Yes, it's a big challenge that I've made. The first thought of many home recordists look at is "How many knobs?». They say "It has more knobs, so it's better!". Challenge to the people is " Get a sound with your compressor, the best you can do with any compressor, other than an Aphex. You got your sound? Now let's go to Easy Rider". In two seconds, "Aow, which one is that?" and it's the Easy Rider swimming. But the mentality is: "I have to have more knobs". But the others can work and work and work, maybe they get close to the sound of the Easy Rider, with few knobs. So that was a little bit of the philosophy of the Easy Rider, but of course of the Aural Exciter and the Big Bottom too. One of the important features of the Big Bottom was that it increases bass without increasing peaks, because always when you try to increase the bass, EQ or sub harmonic synthesisers, the peak goes crazy. So you have more clipping, the speakers blow with all this bottom, so here's the Big Bottom circuit, very inexpensive, and it's making the bass more strong, without increasing peak. It's very nice, especially for smaller speakers, vocal D.J, small format tapes, or digital: it's working great. When we had the 105, which is a perfect gate, I challenged other professionals... listen to the quality. I noticed you had written VCA on your list of questions, and that's a very important part of the philosophy. The company philosophy is "a signal processor must be able to do nothing before it does something". That means that it should sound like a straight wire from input to output, without any effect, absolutely be transparent. That's the #1 goal, and we achieved that, and one of the goals that we achieved is through the VCA's. Very low noise, very low distortion. Now, of course, the point of the VCA is to move! And one of the problems with other VCA's is that they have a DC offset. So when you move very quickly, DC is coming out, at the output. Our VCA's : nothing, micro volts.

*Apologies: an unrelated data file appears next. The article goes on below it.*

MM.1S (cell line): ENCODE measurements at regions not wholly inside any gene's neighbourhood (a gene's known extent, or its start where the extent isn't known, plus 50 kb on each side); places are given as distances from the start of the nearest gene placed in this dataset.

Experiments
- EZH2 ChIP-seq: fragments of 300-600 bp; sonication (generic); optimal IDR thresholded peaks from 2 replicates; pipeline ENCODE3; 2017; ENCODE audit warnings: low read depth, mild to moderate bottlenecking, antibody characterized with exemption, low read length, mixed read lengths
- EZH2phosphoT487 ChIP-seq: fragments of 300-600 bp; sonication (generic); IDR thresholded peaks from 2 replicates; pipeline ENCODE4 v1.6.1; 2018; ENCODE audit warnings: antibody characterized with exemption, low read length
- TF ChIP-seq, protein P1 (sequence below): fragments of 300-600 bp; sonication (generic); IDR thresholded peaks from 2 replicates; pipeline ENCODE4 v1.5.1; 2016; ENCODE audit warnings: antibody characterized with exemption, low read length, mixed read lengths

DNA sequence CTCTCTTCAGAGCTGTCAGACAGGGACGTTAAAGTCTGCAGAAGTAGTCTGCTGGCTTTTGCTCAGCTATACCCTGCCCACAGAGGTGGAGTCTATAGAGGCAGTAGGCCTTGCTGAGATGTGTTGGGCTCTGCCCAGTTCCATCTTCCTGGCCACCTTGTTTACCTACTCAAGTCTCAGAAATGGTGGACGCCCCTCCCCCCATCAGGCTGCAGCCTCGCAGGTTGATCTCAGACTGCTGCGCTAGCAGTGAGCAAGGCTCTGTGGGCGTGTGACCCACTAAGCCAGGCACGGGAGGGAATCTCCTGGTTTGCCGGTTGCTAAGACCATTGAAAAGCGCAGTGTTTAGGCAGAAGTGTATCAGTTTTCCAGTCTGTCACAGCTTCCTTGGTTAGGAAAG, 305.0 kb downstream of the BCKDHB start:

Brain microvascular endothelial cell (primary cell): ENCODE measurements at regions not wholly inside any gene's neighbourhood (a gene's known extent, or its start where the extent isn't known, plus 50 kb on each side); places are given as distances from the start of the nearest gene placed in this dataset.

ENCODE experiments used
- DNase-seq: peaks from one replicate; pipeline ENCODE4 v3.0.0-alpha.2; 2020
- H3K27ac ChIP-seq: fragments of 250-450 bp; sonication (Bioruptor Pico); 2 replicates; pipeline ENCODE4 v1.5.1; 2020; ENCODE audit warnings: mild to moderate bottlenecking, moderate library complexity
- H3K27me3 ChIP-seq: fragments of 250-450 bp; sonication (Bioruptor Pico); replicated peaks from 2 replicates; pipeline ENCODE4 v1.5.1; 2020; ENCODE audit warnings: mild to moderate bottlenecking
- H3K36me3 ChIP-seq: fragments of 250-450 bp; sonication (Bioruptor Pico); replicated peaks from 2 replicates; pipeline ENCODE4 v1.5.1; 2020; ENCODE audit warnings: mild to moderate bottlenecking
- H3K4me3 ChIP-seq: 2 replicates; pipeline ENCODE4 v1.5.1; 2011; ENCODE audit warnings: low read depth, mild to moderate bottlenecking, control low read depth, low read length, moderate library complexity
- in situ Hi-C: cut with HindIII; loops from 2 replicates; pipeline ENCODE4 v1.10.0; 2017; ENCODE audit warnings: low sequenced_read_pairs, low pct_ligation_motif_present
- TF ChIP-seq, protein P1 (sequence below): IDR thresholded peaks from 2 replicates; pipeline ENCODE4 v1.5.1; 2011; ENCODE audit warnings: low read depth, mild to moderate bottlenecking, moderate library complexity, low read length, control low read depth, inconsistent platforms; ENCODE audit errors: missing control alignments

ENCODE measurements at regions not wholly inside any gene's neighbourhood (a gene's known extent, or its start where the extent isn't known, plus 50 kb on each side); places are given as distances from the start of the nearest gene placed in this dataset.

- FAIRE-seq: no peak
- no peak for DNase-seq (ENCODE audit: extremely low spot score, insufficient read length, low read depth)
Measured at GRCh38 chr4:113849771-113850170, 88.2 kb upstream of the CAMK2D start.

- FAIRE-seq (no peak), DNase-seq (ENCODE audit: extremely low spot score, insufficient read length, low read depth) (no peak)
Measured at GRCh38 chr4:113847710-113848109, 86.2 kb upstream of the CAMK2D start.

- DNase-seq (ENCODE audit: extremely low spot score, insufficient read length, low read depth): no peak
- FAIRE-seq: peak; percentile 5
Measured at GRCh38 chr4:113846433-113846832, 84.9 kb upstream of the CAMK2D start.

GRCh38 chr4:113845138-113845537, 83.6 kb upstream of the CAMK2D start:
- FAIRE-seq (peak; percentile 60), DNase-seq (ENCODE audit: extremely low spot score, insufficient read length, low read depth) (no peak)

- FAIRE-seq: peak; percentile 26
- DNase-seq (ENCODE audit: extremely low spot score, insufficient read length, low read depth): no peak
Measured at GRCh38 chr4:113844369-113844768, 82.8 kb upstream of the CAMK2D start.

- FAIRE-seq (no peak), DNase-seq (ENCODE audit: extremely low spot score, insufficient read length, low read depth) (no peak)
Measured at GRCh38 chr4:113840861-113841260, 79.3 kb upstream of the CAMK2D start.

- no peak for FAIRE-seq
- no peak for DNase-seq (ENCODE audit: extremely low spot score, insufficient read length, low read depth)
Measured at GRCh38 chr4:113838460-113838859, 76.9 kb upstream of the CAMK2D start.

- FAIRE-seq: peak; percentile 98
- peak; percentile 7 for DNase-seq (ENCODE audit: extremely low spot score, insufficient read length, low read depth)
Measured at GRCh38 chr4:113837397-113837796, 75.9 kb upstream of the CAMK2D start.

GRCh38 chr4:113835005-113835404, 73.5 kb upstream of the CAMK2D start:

I think you sell those VCA's to other companies...
Not at all: why should I sell my advantages to other companies? That would only look stupid!
Those components are made on our design, on our special specifications. The electronic design around the VCA's has always been the same. The difference between the professional products and the low-cost products is the complexity of the input and the output stages: not just balanced, but servo balanced. Many of our professional products, if you look at the inside, have more circuitry for input and output than in the competitors' whole box.
A VCA is moving, and one of the fastest moving VCA is a noise gate. Very often, if you ask a noise gate to go for a 100 dB attenuation in a few microseconds, you'll hear it: crrrr... Our VCA has no problem about that, no control offset. Also in a limiter, if the VCA is moving, and then starts to put DC on the output, detectors looking at the DC are working too hard, so it creates some distortion. That's another reason why our VCA is so wonderful for noise gates and limiters. That's one point: now, look at the Easy Rider: it is something wonderful, but if you look at the output, there's no big overshoot. The people who want a very open sounding compressor make a slow attack time, but the slow attack creates a big overshoot, you have to make the level lower and lower to protect from big overshoots. With the Easy Rider, you don't need it, but many people at the home recording level do not understand that: so you need to educate them a little bit. The advantage of Easy Rider is not only that it sounds good, but it's also protecting peaks, its slow attack but then it adds a faster attack. In other words, on audio sound, first sound is slower, so it feels like an overshoot, but it's no electronically overshoot.

Do you use transformers?
No transformer, a transformer is a filter, even the better ones. Our frequency response is almost from DC to maybe 150 kHz. People say "You're crazy, why do you need to go to 150 kHz? " The reason is: transients. When you look at digital, 20 Hz to 20 kHz, one of the problems is transient response. It has slew rate limitation, and that's why digital has not that air, that feeling of space you find in analog machines. We don't have to go into an analog versus digital discussion, but that's just one part of our philosophies. We test capacitors for example, and listen very carefully to different styles of capacitors, and we use what sounds good.

So you don't plan to develop products
in the digital domain?